BCN Explorer Cruise – Pelsall & Walsall

When we left Longwood Boat Club, on Tuesday morning, the weather had begun to deteriorate a bit but we were lucky for most of the day. It was a bit misty but it didn’t actually rain as we turned onto the Anglesey Branch from the Daw End Canal and moored up to take a look at Anglesey Basin and the Chasewater Reservoir.

Anglesea BasinChasewater Reservoir

We didn’t have a great deal of time but we’d very much like to try to make it back here to take a walk round the reservoir. The moorings are incredibly peaceful with some lovely woodland. On our walk back to the boat from the reservoir we spotted this fellow who wasn’t at all shy and posed for photographs.


The bottom of the Anglesey Branch marks the junction between the Daw End and Wyrley and Essington (commonly known as the Curly Wyrley on account as it’s a very bendy canal). As with much of this area on the BCN the canal has a rural feel. Signs of the original busy industrial heritage, that the canals were built to service, are never very far away. Fenced off flattened areas that once housed factories and coal mines provide a constant reminder of the past.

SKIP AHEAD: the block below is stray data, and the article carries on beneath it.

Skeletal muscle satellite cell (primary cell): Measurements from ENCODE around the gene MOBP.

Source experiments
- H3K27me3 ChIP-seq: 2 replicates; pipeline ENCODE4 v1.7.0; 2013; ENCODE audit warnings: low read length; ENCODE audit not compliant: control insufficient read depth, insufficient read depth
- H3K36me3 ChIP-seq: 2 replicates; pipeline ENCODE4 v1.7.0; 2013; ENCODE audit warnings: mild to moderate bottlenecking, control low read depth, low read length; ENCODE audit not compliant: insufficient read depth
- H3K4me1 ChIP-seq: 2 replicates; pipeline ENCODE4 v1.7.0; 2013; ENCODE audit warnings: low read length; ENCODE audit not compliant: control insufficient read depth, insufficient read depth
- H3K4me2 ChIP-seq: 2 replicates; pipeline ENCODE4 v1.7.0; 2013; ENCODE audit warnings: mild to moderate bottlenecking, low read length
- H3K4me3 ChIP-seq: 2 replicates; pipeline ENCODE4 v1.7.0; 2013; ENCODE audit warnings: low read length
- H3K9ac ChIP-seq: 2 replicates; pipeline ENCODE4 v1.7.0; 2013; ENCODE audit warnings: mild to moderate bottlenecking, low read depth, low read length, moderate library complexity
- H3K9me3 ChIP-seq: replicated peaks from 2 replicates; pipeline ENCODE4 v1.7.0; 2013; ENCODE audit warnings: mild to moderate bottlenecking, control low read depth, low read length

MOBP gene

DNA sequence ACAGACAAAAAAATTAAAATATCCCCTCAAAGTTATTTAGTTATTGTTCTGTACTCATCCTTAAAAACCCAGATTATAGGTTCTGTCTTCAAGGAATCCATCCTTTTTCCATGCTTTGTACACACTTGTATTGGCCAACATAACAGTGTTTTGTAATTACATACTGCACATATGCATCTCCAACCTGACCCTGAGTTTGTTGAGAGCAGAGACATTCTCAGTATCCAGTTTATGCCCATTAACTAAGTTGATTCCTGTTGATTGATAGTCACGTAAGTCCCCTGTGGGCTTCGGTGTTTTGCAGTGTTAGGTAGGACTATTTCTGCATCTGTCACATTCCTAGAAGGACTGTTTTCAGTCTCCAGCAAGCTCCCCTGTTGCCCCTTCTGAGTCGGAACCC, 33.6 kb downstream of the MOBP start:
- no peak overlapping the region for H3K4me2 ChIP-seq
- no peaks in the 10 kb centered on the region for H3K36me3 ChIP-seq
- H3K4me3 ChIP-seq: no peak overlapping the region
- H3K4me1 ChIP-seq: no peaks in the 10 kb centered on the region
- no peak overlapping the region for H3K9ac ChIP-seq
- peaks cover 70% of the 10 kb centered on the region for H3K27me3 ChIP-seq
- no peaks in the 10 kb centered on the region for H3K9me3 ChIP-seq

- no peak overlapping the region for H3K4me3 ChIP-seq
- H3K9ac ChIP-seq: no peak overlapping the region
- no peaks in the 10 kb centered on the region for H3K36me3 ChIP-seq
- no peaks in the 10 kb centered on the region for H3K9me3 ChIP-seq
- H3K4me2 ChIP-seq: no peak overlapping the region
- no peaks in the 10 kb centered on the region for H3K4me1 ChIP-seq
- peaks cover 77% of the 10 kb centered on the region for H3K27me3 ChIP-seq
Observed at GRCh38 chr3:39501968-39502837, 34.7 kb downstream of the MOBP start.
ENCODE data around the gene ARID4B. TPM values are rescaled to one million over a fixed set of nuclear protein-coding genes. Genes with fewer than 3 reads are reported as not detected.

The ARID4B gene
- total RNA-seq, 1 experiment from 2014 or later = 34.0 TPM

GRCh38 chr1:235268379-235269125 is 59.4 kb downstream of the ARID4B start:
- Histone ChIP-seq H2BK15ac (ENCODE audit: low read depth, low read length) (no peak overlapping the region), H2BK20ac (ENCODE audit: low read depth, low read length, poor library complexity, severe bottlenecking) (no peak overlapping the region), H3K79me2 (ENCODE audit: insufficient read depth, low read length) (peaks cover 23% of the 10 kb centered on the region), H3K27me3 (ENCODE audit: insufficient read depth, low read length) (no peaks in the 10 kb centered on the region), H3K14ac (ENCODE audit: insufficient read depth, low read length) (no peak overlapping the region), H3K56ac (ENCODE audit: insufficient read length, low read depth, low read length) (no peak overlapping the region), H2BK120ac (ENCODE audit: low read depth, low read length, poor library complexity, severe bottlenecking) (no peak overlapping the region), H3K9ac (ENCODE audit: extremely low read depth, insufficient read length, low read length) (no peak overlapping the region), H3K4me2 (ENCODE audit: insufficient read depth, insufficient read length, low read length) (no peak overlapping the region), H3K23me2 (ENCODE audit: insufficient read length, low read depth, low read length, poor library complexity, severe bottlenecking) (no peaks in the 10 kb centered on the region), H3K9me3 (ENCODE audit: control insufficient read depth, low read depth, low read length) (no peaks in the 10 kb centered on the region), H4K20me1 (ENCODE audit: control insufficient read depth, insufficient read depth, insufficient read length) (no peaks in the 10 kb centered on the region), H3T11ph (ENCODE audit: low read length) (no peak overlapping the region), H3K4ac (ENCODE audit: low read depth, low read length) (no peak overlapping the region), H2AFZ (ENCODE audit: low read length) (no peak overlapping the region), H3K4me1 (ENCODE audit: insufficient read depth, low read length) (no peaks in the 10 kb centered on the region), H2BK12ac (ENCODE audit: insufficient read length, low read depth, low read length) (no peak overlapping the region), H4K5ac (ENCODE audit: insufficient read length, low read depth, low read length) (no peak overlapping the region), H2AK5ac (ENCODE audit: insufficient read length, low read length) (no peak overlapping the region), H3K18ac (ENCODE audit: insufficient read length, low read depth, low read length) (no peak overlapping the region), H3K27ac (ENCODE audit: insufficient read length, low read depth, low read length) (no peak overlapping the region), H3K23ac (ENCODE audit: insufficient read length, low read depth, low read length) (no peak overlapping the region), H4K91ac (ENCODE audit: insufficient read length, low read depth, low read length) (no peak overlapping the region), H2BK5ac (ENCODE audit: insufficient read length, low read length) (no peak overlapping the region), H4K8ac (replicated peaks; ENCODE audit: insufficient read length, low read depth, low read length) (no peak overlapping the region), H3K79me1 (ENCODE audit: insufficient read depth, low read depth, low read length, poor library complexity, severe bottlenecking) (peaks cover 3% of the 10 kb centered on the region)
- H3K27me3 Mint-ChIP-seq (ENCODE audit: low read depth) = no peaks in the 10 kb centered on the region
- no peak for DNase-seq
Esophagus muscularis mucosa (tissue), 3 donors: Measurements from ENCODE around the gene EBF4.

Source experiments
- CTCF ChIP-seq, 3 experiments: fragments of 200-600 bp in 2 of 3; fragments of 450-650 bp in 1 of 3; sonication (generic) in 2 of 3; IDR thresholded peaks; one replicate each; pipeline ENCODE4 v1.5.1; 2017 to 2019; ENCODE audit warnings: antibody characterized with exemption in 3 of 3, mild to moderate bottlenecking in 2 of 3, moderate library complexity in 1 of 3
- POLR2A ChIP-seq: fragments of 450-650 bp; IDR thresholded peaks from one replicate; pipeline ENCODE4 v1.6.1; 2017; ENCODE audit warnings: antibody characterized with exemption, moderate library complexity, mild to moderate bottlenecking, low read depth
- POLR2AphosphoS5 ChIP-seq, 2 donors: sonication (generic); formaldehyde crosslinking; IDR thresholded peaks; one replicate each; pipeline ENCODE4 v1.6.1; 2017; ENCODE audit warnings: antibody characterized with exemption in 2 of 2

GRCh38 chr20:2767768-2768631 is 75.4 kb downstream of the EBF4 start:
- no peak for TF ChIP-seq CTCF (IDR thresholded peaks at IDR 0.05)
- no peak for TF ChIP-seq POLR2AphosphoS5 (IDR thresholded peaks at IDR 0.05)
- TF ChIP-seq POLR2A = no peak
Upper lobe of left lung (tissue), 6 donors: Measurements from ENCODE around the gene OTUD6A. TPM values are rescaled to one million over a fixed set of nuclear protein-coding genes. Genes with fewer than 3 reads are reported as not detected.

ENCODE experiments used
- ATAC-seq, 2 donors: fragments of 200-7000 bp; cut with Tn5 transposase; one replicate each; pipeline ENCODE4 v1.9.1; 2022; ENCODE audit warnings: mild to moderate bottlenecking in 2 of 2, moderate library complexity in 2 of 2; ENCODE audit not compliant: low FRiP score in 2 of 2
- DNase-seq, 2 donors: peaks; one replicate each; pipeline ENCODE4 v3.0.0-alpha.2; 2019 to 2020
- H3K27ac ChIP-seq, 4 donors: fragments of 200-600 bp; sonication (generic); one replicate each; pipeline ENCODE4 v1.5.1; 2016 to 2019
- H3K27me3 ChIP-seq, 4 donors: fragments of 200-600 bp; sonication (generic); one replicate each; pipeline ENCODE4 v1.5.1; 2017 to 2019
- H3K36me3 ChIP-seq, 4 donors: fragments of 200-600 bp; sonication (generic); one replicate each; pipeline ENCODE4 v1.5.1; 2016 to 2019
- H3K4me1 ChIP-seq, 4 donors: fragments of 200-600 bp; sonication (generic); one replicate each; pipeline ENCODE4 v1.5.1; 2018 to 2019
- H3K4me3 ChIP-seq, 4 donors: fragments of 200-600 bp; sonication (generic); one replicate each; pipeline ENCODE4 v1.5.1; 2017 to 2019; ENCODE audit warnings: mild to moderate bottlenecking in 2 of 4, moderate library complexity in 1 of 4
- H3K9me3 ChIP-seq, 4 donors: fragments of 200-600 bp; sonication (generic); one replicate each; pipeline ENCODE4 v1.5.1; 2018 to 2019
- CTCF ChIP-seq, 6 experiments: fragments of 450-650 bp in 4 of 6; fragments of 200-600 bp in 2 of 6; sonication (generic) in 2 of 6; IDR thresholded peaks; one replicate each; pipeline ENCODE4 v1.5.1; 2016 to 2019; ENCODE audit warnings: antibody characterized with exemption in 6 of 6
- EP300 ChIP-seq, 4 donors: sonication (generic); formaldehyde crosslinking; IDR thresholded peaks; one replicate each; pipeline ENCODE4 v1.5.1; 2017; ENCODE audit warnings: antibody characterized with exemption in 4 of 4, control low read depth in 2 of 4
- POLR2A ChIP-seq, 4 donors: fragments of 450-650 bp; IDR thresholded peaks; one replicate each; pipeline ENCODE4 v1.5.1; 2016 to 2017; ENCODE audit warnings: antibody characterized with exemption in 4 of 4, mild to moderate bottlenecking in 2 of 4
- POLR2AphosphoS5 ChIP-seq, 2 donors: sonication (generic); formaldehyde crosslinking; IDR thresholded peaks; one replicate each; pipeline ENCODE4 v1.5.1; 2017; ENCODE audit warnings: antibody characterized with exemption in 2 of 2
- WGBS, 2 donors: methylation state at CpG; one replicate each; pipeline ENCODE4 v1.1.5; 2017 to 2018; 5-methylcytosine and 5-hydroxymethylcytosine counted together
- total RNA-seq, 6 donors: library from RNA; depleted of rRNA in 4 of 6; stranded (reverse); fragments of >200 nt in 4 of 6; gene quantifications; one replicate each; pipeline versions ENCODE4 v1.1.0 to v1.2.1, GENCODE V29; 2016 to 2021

We moored for the night at Pelsall Common but, unfortunately, the rain had well and truly set in by then and I didn’t take any photographs of what was a very pleasant mooring. There was a small settlement of travellers on the common but they didn’t bother us and we didn’t bother them. We popped into the Finger Post pub hoping to get an evening meal but were out of luck as the chef had gone home ill. Shame.

Our next destination was the basin in the centre of Walsall town. It wasn’t a long cruise and we got down the locks and moored up in the basin before lunch.


We went to the Black Country Arms for lunch in the middle of town. It has 15 real ales and a pretty good menu. I had my first try of the Black Country specialty Grey peas (pronounced peys) and bacon. Very good it was too!

After lunch Ellie visited the Art Gallery and managed to persuade someone to take her up to the top of the building to a floor that is normally out of bounds so that she could take this wonderful photograph of some of the boats in the basin. It’s not often you see your boat from this angle.


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